That test was validated recently by Dr. Megan Lockard through a company called TNG Dx. The validation study confirming that the CO-Diagnostics COVID-19 test performed as indicated. 

ABC4 News learned in an ironic twist that although the state decided to no longer work with Co-Diagnostics, they contracted with a company that distributes the Co-Diagnostics COVID-19 test.

Co-Diagnostics officials tell us in a statement Wednesday: 

In the early days and weeks of the pandemic, Co-Diagnostics commented publicly about the company providing tests in many parts of the world and the rule changes announced by the FDA that enabled Co-Diagnostics to provide tests to CLIA labs in the US.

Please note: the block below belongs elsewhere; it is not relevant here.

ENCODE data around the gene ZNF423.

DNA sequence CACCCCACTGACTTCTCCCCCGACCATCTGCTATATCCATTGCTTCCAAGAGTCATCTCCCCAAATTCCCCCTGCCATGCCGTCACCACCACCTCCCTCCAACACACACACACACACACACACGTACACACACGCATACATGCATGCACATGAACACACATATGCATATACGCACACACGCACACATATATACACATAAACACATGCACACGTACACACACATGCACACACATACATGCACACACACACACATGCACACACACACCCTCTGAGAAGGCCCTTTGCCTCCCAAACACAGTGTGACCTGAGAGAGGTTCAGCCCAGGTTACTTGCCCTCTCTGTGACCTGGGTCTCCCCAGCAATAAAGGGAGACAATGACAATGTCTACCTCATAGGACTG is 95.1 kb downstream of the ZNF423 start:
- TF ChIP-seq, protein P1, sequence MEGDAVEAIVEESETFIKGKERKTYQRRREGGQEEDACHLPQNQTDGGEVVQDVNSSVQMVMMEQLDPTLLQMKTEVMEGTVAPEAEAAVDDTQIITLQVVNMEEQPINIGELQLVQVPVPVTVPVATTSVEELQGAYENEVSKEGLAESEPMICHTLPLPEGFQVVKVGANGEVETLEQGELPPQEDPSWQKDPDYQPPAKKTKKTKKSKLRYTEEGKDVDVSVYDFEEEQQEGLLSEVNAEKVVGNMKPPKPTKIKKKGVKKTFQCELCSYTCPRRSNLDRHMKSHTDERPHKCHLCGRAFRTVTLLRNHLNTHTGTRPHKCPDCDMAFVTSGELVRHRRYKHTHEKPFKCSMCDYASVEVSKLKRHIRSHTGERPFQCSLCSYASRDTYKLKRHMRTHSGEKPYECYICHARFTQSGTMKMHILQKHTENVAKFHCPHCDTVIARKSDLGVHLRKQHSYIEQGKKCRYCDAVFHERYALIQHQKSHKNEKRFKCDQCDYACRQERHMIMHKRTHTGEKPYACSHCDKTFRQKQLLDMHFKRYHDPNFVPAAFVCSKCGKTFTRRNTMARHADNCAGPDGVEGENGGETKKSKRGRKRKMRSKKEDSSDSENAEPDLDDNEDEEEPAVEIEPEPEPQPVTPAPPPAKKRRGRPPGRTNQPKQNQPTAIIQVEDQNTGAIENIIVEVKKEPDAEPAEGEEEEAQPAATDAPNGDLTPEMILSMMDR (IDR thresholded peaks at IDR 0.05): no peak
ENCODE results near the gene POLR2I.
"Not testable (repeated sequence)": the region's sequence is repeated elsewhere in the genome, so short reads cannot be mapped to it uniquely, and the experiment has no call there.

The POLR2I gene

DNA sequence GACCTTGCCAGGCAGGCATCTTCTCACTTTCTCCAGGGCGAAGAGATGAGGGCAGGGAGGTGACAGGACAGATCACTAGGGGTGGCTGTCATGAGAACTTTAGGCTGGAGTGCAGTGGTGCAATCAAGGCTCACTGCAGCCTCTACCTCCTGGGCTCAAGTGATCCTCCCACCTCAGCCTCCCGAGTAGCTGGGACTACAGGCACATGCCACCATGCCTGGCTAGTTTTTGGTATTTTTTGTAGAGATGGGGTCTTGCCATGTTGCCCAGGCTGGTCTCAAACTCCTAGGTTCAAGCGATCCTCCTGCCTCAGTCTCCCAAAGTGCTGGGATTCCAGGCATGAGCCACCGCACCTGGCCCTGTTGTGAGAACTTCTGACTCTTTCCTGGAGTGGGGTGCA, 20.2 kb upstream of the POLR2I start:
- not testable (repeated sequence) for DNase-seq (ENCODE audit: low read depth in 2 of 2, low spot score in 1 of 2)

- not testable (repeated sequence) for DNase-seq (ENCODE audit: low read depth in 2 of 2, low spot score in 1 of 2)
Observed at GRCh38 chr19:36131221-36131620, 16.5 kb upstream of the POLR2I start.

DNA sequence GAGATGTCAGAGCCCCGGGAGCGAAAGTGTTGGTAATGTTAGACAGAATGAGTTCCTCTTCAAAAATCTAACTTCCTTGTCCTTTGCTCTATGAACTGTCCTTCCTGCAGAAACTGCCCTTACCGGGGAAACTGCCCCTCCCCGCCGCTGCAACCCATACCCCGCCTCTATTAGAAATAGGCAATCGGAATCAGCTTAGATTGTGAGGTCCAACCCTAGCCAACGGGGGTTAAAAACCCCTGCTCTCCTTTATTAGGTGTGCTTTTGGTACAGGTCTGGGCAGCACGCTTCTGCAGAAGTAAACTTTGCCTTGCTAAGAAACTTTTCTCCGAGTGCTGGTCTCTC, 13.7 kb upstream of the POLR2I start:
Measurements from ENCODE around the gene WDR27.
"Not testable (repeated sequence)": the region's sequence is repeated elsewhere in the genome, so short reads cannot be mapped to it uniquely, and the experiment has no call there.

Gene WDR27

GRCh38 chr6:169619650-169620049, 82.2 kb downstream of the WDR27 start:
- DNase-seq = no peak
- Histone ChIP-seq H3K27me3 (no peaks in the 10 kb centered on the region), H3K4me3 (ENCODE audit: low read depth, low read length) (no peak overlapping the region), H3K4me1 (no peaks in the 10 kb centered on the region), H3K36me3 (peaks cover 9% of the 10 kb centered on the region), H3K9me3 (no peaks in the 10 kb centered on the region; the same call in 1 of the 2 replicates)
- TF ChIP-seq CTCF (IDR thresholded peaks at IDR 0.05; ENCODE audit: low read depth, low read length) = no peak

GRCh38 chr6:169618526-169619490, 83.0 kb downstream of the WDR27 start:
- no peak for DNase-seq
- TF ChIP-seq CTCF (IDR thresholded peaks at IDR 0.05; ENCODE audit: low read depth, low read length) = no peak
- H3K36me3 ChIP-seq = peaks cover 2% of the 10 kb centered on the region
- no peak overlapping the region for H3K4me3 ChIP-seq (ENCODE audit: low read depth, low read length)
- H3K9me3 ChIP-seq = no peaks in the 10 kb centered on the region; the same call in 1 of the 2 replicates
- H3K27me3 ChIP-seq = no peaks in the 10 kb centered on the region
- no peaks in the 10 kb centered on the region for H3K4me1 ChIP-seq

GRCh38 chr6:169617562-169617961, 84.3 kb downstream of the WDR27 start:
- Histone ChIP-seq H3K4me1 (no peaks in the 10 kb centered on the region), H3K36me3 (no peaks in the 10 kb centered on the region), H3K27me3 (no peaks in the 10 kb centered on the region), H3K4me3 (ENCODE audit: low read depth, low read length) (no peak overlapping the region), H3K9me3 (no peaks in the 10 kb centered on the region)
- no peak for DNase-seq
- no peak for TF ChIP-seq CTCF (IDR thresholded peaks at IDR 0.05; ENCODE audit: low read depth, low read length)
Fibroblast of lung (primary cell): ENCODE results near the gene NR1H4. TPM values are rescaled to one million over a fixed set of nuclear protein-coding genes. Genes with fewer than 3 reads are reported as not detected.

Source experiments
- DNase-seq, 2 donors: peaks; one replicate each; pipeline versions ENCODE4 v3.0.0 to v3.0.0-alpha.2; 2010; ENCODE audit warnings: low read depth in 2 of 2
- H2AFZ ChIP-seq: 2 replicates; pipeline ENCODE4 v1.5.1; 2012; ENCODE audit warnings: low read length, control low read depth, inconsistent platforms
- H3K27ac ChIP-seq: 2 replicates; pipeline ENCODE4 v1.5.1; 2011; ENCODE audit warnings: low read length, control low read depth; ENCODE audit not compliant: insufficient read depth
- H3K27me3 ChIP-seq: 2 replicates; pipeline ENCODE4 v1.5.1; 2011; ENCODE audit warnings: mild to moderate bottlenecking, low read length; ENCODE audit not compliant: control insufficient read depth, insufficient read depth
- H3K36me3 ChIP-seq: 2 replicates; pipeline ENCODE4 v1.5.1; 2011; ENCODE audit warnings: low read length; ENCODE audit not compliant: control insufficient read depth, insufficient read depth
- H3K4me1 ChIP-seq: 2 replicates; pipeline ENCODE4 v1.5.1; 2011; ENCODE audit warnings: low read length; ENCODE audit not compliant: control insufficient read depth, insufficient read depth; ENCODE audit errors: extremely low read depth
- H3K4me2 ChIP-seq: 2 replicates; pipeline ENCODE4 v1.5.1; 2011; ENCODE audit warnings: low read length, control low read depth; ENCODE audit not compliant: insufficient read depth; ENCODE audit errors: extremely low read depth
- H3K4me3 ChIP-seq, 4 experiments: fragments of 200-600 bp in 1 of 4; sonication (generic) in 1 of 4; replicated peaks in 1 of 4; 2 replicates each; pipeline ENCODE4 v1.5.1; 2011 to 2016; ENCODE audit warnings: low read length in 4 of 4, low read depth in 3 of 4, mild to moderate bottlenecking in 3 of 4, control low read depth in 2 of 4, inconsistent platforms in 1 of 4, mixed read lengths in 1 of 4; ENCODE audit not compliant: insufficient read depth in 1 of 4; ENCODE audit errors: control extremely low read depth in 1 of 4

At roughly the same time, local officials were publicly expressing comments about shortages in tests and testing supplies.

TestUtah provided one of the first opportunities for Co-Diagnostics to contribute to the fight against COVID-19 in our own communities. Since that time, Co-Diagnostics has participated in deployments in several states in addition to Utah and serves multiple laboratories around the country. At least one of the labs, Premier Medical Laboratories, also provides services to the State of Utah.

Co-Diagnostics follows FDA guidelines for test validation and distribution of our Logix Smart COVID-19 test according to the highest industry standards. We stand behind the quality of our tests and are proud to be able to contribute to local, state, and global efforts to stop the spread of this deadly disease.